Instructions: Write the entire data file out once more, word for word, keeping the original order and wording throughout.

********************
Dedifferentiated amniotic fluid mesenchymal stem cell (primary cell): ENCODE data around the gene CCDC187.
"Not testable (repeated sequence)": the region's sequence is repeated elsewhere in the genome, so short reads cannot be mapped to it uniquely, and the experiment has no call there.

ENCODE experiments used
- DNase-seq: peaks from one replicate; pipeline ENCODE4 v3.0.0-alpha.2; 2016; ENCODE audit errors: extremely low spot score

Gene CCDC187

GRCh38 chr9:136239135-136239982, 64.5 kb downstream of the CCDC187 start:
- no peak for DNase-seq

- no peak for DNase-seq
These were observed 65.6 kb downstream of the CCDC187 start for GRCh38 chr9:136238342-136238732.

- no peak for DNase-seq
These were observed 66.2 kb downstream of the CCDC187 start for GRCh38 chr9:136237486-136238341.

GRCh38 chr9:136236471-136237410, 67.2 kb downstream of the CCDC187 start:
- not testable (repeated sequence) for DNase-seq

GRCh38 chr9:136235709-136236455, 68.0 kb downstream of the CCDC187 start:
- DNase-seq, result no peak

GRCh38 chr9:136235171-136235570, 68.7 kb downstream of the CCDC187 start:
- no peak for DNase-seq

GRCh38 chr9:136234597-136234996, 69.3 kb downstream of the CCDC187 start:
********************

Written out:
Dedifferentiated amniotic fluid mesenchymal stem cell (primary cell): ENCODE data around the gene CCDC187.
"Not testable (repeated sequence)": the region's sequence is repeated elsewhere in the genome, so short reads cannot be mapped to it uniquely, and the experiment has no call there.

ENCODE experiments used
- DNase-seq: peaks from one replicate; pipeline ENCODE4 v3.0.0-alpha.2; 2016; ENCODE audit errors: extremely low spot score

Gene CCDC187

GRCh38 chr9:136239135-136239982, 64.5 kb downstream of the CCDC187 start:
- no peak for DNase-seq

- no peak for DNase-seq
These were observed 65.6 kb downstream of the CCDC187 start for GRCh38 chr9:136238342-136238732.

- no peak for DNase-seq
These were observed 66.2 kb downstream of the CCDC187 start for GRCh38 chr9:136237486-136238341.

GRCh38 chr9:136236471-136237410, 67.2 kb downstream of the CCDC187 start:
- not testable (repeated sequence) for DNase-seq

GRCh38 chr9:136235709-136236455, 68.0 kb downstream of the CCDC187 start:
- DNase-seq, result no peak

GRCh38 chr9:136235171-136235570, 68.7 kb downstream of the CCDC187 start:
- no peak for DNase-seq

GRCh38 chr9:136234597-136234996, 69.3 kb downstream of the CCDC187 start: